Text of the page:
The term “neurodiversity” refers to variation in the human brain regarding sociability, learning, attention, mood and other mental functions. Some examples of these neurological differences that you may already be familiar with are autism and ADHD.
According to the Autism Spectrum Disorder Foundation, 50% of individuals with autism are nonverbal throughout their lifespan and another 20% may present as nonverbal when highly stressed. As a result, those with autism or other conditions that fall under the umbrella of “neurodivergent” may not respond as expected when faced with emergency conditions, such as a fire or even a fire drill.
Understanding how to support neurodiverse populations improves the ability of your volunteer firefighters to better support those with autism and other conditions in emergency situations and may even prevent unnecessary fire deaths.
Neurodivergent Responses to Emergency Conditions
Autism Speaks has a great resource specifically for firefighters on what you need to know when responding to an emergency where a neurodivergent individual may be present. For instance, they note that people with autism can’t be identified by appearance. Instead, they are identified by behavior. In fact, some people with autism do not have a typical range of sensations and may not feel the cold, heat, or pain in a typical way.
Some other things to be aware of are that:
- A neurodivergent person may fail to acknowledge pain, despite significant pathology being present
- They may show an unusual response to pain such as laughter, humming, singing, or removing clothing.
- Many people with autism may have an underdeveloped upper trunk area, and that positional asphyxiation could occur if steps are not taken to prevent it. For example, you may need to frequently change the person’s position and not keep them face down.
- Another common response during a fire or other emergency situation is hiding or running away after rescue.
By familiarizing your volunteer firefighters with these responses, they’ll be better prepared to provide support safely to neurodiverse populations.
How to Support Neurodiverse Populations in Fire Situations
Before a Fire
Regularly review common responses and practice scenarios involving the rescue of neurodiverse individuals. Enlist the services of a specialized training program when possible, such as these listed below:
- Autism Risk Management
- Autism Alliance for Local Emergency Responder Training
- Autism Risk and Safety Management
- Project Lifesaver
Another great idea is to adapt your community education programs, to the extent possible. Departments can do school visits or “touch a truck” programs to familiarize neurodiverse children that may have different sensory requirements with what they can expect to see during an emergency scenario.
Preparing communication aids in advance may be helpful as well. As an example, the North Riverside Fire Department in Illinois underwent training that included learning how to build toolkits with visual descriptors to help neurodiverse individuals understand what is happening during a rescue. The items in the toolkits included:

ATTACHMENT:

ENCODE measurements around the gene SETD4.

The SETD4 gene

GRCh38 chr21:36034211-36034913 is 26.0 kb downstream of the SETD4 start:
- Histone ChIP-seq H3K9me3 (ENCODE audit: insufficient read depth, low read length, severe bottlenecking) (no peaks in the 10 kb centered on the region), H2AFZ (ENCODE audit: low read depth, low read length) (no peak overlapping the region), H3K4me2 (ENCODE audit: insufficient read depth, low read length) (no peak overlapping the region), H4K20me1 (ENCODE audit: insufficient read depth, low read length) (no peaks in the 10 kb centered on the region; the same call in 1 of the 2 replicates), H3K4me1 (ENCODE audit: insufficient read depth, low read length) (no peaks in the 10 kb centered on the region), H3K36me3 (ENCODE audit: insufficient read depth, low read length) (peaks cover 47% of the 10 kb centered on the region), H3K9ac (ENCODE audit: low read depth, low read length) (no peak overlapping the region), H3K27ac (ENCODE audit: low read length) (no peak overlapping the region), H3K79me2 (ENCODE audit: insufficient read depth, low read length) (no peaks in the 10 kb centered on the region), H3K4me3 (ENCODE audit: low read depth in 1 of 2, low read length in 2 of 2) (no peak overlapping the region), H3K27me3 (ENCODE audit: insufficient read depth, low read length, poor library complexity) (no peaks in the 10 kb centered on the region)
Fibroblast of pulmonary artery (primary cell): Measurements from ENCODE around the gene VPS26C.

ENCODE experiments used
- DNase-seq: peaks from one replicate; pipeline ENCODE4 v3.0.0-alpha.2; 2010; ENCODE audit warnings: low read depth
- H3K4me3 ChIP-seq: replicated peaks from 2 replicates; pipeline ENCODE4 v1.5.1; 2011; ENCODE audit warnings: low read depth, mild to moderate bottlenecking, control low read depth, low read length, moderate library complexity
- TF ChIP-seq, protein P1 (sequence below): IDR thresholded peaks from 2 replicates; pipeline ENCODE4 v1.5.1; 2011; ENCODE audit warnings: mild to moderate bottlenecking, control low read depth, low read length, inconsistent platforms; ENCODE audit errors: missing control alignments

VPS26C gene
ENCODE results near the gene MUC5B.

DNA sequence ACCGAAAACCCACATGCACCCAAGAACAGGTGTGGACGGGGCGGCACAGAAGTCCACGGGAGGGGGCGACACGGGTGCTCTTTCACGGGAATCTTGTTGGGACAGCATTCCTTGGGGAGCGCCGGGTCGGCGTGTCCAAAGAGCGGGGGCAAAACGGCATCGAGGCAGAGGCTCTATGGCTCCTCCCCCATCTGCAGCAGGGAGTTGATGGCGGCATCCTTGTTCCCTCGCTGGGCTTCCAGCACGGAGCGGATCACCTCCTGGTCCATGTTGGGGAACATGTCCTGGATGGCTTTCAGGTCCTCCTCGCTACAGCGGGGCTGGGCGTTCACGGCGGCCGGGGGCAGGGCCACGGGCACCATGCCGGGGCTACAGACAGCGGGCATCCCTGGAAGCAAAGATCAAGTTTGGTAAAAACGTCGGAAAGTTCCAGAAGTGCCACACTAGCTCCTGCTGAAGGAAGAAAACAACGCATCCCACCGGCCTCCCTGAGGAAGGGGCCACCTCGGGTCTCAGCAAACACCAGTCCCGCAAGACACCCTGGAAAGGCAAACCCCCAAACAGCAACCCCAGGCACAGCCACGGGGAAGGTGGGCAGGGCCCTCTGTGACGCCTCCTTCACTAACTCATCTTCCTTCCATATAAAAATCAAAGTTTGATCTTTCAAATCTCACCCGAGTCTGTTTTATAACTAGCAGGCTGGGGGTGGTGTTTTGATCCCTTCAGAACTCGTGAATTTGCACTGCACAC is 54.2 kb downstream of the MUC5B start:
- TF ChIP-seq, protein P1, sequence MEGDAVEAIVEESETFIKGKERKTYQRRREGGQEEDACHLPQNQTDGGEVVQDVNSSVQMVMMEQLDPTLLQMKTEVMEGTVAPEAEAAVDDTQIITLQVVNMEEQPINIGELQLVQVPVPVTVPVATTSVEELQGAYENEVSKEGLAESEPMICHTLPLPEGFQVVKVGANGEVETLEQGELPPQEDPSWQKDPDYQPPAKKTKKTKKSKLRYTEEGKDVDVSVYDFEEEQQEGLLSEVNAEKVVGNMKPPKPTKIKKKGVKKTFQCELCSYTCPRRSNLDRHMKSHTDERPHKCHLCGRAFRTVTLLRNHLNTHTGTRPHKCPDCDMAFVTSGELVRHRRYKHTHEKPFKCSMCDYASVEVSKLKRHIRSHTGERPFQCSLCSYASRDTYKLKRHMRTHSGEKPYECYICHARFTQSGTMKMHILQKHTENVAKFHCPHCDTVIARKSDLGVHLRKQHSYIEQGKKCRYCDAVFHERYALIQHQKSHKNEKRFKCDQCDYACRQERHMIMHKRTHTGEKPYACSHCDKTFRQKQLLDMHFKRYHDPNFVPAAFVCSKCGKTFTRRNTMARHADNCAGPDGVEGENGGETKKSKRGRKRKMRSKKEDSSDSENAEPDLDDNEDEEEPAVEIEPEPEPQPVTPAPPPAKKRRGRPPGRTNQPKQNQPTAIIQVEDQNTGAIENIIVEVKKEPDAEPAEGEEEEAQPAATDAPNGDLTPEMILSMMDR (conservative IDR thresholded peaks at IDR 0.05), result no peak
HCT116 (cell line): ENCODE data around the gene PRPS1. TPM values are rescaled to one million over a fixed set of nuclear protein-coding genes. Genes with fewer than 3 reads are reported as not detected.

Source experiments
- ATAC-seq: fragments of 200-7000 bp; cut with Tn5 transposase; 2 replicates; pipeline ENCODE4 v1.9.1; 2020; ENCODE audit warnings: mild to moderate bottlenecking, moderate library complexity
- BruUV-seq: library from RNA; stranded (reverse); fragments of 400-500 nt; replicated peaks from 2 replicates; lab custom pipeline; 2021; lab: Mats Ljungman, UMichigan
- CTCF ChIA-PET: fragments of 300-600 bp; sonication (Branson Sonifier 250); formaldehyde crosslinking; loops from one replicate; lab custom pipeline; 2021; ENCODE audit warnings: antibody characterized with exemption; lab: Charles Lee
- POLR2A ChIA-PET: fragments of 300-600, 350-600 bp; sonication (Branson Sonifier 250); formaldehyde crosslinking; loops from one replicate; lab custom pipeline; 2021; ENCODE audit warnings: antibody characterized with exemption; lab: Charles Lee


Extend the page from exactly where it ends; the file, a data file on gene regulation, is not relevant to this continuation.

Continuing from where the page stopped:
“Cards that assist police and paramedics understand the problem they’re confronting – whether someone is in pain or needs to take their medication – or to obtain information like the phone number of a relative. If the person needs to be taken to the hospital in an ambulance or in a police vehicle, picture cards explaining the process of what’s about to happen or dry-erase cards where that process can be written out can help reassure them.”
Clearcreek Township Fire Department in Ohio offers another great example. The department took the step of creating sensory bags that help firefighters and paramedics when they respond to a scene involving someone on the autism spectrum. The bags contain items that keep the person’s hands busy, reduce the noise happening around them, and even help them communicate.
Items that could be included in these bags could be noise reducing earmuffs, dry erase boards and markers, stress balls or fidget spinners. Clearcreek FD was able to provide all three of their stations with these bags for less than $300.
At a Fire
When responding to a fire where you are aware a neurodivergent individual is present, it’s best to arrive without sirens and lights if possible. It’s also encouraged for responders to consult with family members or caregivers to understand the likely responses of any neurodiverse individuals on-site.
Understand that families often need to lock doors, including interior doors, to keep individuals with autism from wandering. This may include barred, nailed or locked windows along with Plexiglas or Lexan windows. The presence of these safeguards may make you mistakenly suspect a possible abuse and may make the rescue more difficult.
Expect the need to perform a more thorough search that normal, as neurodiverse individuals may be hiding. If you come across a person with autism or a related condition, try to speak in short, clear phrases such as “Get in” or “Wait here”. It often takes individuals with autism longer to respond to directions because they may not understand what is being asked of them or they may be scared and not able to process the demand.
Supporting your community means supporting its most vulnerable members. Those with neurodivergent conditions may not respond to emergencies the way you expect, which makes it critical that your volunteer fire department regularly engage in training to help all members better understand what it takes to keep them safe.